Trans Youth Group Faces Charity Watchdog Probe Over Breast-Binding Complaints

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The British charity Mermaids, which promotes transgenderism in gender-dysphoric children, is being scrutinised over safeguarding concerns after claims it supplied chest-binding devices to teenagers.

On Friday, the Charity Commission, the regulatory body for charities in England and Wales, confirmed that it is looking into concerns about Mermaids’ approach to safeguarding young people.

Mermaids is a children’s charity that supports “gender variant and transgender youth.” It also provides gender-diversity training in many places such as the NHS, schools, social services, children and adolescent mental health services, police and uniformed services, as well as other charity and corporate clients.

An investigation in The Telegraph alleged that the charity sent chest-flattening devices to children as young as 13 and 14 against their parents’ wishes or behind their parents’ backs.

It also claimed that staff with no medical training were found to have given advice to users as young as 13, and that puberty-blocking drugs were being promoted as “safe and totally reversible.”

After the publication of the story, the Charity Commission received and assessed a number of complaints about Mermaids.

A breast-binder is a body brace device for girls who want to flatten their breasts to appear male.

Top British pediatrician Dr. Hilary Cass, who wrote the interim Cass Review (pdf) on the now-closed transgender clinic for minors, Tavistock, said that binding processes used to conceal the breasts of those suffering from gender dysphoria were ‘painful, and potentially harmful.”

A Charity Commission spokesperson told The Epoch Times by email: “Concerns have been raised with us about Mermaids’ approach to safeguarding young people. We have opened a regulatory compliance case, and have written to the trustees. We now await their reply.”

The case is a regulatory compliance case and not a statutory inquiry, meaning that this is not in itself a finding of wrongdoing, but rather it is the first step the Commission can take in examining potential wrongdoing.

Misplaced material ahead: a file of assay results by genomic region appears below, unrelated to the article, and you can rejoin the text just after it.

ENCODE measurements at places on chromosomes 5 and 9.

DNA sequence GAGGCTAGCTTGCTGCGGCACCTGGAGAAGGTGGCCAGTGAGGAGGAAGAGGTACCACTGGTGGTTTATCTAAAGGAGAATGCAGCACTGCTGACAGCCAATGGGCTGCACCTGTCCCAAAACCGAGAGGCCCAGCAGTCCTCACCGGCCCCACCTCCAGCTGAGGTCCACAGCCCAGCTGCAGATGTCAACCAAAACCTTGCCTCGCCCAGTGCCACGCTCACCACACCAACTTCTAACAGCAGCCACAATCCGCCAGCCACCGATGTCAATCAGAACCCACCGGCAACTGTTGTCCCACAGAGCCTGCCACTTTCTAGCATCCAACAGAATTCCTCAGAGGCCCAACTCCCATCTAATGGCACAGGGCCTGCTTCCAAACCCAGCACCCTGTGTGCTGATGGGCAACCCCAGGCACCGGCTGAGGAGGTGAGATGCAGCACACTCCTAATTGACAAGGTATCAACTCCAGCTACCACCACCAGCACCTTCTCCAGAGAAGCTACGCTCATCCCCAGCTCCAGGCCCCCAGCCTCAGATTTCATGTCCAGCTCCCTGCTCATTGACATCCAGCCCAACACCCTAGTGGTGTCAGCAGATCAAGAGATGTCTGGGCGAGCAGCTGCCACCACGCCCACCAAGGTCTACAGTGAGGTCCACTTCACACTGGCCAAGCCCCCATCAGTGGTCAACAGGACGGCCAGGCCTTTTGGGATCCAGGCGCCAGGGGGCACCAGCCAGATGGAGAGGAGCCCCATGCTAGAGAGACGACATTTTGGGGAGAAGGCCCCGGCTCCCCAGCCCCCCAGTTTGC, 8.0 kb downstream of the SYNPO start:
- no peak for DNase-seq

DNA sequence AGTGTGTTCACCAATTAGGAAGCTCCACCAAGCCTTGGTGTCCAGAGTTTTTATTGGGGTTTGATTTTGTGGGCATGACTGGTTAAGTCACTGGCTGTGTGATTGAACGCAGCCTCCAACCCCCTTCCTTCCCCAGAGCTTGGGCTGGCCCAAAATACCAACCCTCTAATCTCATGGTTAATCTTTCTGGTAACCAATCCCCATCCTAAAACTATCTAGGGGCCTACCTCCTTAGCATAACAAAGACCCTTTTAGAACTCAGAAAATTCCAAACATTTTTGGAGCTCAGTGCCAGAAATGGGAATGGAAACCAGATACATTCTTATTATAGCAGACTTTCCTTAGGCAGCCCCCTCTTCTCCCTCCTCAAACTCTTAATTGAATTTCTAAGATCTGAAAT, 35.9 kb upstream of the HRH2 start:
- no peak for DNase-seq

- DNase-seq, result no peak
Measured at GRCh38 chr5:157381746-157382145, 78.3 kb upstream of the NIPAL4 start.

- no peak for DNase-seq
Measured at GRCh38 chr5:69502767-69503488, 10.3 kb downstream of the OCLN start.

Epoch Times Photo
The Tavistock Centre in London in an undated file photo. (Aaron Chown/PA)


A Mermaids spokesperson told The Epoch Times by email that it had received the letter from the Charity Commission and would be responding directly to the regulatory body in due course.

The spokesperson pointed to a Mermaids statement on Sept. 26 that responded to The Telegraph article saying that it had “robust security and moderation processes in place to ensure our forums are a safe space for trans, non-binary and gender diverse young people and their families.”

“In August 2022, an individual, possibly a journalist, tried to gain access to the Youth forums by pretending to be a 14-year-old in need of support, seemingly with the aim of discrediting Mermaids,” it wrote, adding that it “will continue to regularly review our processes and procedures to make sure our forums remain safe and secure.”

On breast-binders, it said that it takes “a harm reduction position with the understanding that providing a young person with a binder and comprehensive safety guidelines from an experienced member of staff is preferable to the likely alternative of unsafe practices and/or continued or increasing dysphoria.”

It added that puberty blockers are an “internationally recognised safe, reversible healthcare option which have been recommended by medical authorities in the UK and internationally for decades.”

In July, the U.S. Food and Drug Administration warned that puberty blockers can cause vision loss in children. Medical authorities in England, Sweden, Finland, and France have started to turn their backs on such treatments.

‘Thorough Investigation’

James Esses is the co-founder of Thoughtful Therapists, a group of psychotherapists and counsellors working in the area of gender dysphoria.

In 2021, Esses was ejected from his psychotherapist training course, three years in, for openly discussing his fears that young children expressing discomfort in their bodies were being actively encouraged to transition.

Esses told The Epoch Times that he was “extremely pleased to see the Commission is taking some action against Mermaids.”

“The main thing now is that they do a proper and thorough investigation,” he said.

“The type of content they put out to young people, through the website and the podcast is extremely concerning. There are lots of ideologies being pushed on children. There’s subtle coercion towards transitioning, alienation from parents and families,” he added.

He said that there are many large companies associated with Mermaids through its fundraising.

“I would hope that having had these safeguarding issues brought to their concerns, they would now be cutting ties with Mermaids. And if they don’t, then they are complicit with what is going on,” said Esses.

‘Not a Criminal Offence’

A Metropolitan Police spokesperson told The Epoch Times by email that the “supply of a breast-binder is not a criminal offence.”

“The Met supports transgender and gender-diverse individuals who freely choose to wear a breast-binder,” the spokesperson added.

“If an individual case regarding the practice of breast ironing, or concern regarding the use of a breast-binder, is reported to police, it may be assessed jointly with social services. The same approach would be taken regardless of culture, faith or community to ensure the safety and wellbeing of the individual concerned,” they said.

“We would like to reassure individuals who choose to wear a binder that they are not committing a criminal offence,” added the spokesperson.

Owen Evans


Owen Evans is a UK-based journalist covering a wide range of national stories, with a particular interest in civil liberties and free speech.

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